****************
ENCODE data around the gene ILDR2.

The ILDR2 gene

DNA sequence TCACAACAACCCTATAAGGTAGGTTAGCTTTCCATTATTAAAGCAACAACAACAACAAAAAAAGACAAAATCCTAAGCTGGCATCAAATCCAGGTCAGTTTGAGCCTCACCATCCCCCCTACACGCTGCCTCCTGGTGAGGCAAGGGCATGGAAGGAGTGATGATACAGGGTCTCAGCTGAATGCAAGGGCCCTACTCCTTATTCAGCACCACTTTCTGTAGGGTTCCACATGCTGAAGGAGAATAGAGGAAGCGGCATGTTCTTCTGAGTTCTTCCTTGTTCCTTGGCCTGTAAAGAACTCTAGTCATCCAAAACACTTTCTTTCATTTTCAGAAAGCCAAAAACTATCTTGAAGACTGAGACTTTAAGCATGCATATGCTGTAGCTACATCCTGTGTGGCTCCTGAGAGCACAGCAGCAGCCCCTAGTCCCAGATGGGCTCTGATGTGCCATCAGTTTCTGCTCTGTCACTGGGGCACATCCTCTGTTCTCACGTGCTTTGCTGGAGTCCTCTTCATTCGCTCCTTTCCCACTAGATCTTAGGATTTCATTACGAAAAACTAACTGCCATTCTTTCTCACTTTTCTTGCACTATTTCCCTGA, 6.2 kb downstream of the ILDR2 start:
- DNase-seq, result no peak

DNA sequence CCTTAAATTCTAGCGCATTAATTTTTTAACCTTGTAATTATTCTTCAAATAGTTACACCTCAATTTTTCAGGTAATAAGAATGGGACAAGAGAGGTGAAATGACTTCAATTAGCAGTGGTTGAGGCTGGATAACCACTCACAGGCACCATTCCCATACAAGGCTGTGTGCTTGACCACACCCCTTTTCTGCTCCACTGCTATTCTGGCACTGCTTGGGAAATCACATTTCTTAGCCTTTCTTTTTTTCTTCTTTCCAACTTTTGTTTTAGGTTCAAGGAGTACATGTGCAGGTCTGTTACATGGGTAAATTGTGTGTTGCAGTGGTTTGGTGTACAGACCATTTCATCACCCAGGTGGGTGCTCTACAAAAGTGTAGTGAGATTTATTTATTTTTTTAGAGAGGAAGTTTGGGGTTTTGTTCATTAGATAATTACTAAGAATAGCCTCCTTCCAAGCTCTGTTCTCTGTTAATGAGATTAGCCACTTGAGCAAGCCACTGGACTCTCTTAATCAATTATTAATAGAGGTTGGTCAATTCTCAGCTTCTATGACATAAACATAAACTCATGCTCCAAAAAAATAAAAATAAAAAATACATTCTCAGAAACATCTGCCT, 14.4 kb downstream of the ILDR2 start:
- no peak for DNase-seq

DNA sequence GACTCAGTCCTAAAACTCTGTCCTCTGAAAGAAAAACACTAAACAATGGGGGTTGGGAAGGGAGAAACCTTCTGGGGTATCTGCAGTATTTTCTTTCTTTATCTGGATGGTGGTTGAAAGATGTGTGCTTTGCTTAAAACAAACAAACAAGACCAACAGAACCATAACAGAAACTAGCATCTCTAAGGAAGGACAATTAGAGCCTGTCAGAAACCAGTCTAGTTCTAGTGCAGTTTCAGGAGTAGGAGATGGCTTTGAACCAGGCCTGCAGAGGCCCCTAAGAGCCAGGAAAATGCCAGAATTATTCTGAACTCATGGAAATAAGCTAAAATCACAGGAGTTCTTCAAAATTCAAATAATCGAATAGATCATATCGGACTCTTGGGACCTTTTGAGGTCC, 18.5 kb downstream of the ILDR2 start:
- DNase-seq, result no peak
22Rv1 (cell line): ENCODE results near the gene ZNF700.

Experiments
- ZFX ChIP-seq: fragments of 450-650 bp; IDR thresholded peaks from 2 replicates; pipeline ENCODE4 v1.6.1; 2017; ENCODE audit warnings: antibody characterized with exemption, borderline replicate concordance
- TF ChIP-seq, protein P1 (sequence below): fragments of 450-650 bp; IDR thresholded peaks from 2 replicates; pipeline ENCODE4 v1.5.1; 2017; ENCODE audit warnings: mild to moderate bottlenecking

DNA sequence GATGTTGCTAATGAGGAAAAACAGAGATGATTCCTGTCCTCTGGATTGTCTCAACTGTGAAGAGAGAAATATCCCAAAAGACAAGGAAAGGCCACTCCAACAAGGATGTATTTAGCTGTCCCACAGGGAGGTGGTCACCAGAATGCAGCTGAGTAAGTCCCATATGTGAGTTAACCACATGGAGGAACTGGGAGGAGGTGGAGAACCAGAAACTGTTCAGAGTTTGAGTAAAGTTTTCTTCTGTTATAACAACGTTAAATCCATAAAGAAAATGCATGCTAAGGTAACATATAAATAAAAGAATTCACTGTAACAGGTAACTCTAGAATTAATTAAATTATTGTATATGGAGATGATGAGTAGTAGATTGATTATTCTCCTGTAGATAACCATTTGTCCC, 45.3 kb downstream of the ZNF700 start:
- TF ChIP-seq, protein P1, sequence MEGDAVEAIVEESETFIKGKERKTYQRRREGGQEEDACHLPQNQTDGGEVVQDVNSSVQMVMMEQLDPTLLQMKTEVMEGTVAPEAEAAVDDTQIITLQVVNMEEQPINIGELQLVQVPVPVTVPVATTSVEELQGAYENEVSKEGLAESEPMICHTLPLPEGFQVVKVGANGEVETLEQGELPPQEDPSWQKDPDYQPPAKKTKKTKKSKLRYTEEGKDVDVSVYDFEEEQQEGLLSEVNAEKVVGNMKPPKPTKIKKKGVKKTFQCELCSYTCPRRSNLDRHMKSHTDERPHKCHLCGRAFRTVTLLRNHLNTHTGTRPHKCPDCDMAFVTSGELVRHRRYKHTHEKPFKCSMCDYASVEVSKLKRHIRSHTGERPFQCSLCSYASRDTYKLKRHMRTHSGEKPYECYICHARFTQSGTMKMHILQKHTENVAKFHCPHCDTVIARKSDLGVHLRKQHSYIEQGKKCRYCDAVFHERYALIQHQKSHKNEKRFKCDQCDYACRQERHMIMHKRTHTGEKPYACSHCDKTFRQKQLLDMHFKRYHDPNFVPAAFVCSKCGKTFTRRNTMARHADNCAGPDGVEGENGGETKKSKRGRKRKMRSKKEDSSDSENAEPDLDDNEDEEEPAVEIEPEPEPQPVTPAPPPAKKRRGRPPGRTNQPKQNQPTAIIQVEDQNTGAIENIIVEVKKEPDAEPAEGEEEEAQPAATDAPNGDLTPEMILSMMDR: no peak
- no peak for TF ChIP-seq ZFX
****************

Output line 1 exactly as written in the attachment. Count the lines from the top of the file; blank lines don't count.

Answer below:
ENCODE data around the gene ILDR2.